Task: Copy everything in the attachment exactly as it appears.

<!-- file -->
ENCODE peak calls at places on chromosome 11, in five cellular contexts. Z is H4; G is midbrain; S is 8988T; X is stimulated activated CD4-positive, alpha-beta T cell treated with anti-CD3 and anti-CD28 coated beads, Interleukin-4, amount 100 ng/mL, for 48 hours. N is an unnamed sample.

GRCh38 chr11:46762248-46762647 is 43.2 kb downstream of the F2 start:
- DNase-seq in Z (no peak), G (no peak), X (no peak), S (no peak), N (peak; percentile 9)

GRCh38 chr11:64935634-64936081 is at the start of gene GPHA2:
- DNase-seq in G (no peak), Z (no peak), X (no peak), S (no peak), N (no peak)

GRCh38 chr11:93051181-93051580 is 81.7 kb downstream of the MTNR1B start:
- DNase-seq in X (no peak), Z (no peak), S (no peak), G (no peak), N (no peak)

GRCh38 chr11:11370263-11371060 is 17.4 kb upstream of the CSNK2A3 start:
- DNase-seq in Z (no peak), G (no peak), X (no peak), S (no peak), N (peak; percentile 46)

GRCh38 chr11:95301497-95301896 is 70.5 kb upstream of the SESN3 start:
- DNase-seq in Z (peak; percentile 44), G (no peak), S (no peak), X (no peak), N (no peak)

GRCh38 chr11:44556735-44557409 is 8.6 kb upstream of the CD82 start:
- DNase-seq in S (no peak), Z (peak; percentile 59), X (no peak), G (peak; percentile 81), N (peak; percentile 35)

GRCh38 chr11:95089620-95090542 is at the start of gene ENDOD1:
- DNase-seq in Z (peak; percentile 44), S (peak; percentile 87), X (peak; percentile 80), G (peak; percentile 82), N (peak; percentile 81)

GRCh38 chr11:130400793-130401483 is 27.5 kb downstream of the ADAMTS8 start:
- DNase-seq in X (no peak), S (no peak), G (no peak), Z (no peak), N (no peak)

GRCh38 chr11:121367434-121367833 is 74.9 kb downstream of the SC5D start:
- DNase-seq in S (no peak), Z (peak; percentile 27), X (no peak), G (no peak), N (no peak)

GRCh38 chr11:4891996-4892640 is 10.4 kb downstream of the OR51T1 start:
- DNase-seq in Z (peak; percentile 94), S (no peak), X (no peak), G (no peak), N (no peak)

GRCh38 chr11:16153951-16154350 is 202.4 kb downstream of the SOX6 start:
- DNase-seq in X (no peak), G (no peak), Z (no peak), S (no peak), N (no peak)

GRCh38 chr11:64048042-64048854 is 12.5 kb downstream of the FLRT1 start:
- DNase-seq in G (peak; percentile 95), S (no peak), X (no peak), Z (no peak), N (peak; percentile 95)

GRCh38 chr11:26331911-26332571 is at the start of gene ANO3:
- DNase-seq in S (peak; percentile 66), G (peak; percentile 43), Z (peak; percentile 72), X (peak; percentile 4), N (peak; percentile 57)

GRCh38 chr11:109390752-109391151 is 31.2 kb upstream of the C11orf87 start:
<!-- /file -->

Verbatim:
ENCODE peak calls at places on chromosome 11, in five cellular contexts. Z is H4; G is midbrain; S is 8988T; X is stimulated activated CD4-positive, alpha-beta T cell treated with anti-CD3 and anti-CD28 coated beads, Interleukin-4, amount 100 ng/mL, for 48 hours. N is an unnamed sample.

GRCh38 chr11:46762248-46762647 is 43.2 kb downstream of the F2 start:
- DNase-seq in Z (no peak), G (no peak), X (no peak), S (no peak), N (peak; percentile 9)

GRCh38 chr11:64935634-64936081 is at the start of gene GPHA2:
- DNase-seq in G (no peak), Z (no peak), X (no peak), S (no peak), N (no peak)

GRCh38 chr11:93051181-93051580 is 81.7 kb downstream of the MTNR1B start:
- DNase-seq in X (no peak), Z (no peak), S (no peak), G (no peak), N (no peak)

GRCh38 chr11:11370263-11371060 is 17.4 kb upstream of the CSNK2A3 start:
- DNase-seq in Z (no peak), G (no peak), X (no peak), S (no peak), N (peak; percentile 46)

GRCh38 chr11:95301497-95301896 is 70.5 kb upstream of the SESN3 start:
- DNase-seq in Z (peak; percentile 44), G (no peak), S (no peak), X (no peak), N (no peak)

GRCh38 chr11:44556735-44557409 is 8.6 kb upstream of the CD82 start:
- DNase-seq in S (no peak), Z (peak; percentile 59), X (no peak), G (peak; percentile 81), N (peak; percentile 35)

GRCh38 chr11:95089620-95090542 is at the start of gene ENDOD1:
- DNase-seq in Z (peak; percentile 44), S (peak; percentile 87), X (peak; percentile 80), G (peak; percentile 82), N (peak; percentile 81)

GRCh38 chr11:130400793-130401483 is 27.5 kb downstream of the ADAMTS8 start:
- DNase-seq in X (no peak), S (no peak), G (no peak), Z (no peak), N (no peak)

GRCh38 chr11:121367434-121367833 is 74.9 kb downstream of the SC5D start:
- DNase-seq in S (no peak), Z (peak; percentile 27), X (no peak), G (no peak), N (no peak)

GRCh38 chr11:4891996-4892640 is 10.4 kb downstream of the OR51T1 start:
- DNase-seq in Z (peak; percentile 94), S (no peak), X (no peak), G (no peak), N (no peak)

GRCh38 chr11:16153951-16154350 is 202.4 kb downstream of the SOX6 start:
- DNase-seq in X (no peak), G (no peak), Z (no peak), S (no peak), N (no peak)

GRCh38 chr11:64048042-64048854 is 12.5 kb downstream of the FLRT1 start:
- DNase-seq in G (peak; percentile 95), S (no peak), X (no peak), Z (no peak), N (peak; percentile 95)

GRCh38 chr11:26331911-26332571 is at the start of gene ANO3:
- DNase-seq in S (peak; percentile 66), G (peak; percentile 43), Z (peak; percentile 72), X (peak; percentile 4), N (peak; percentile 57)

GRCh38 chr11:109390752-109391151 is 31.2 kb upstream of the C11orf87 start: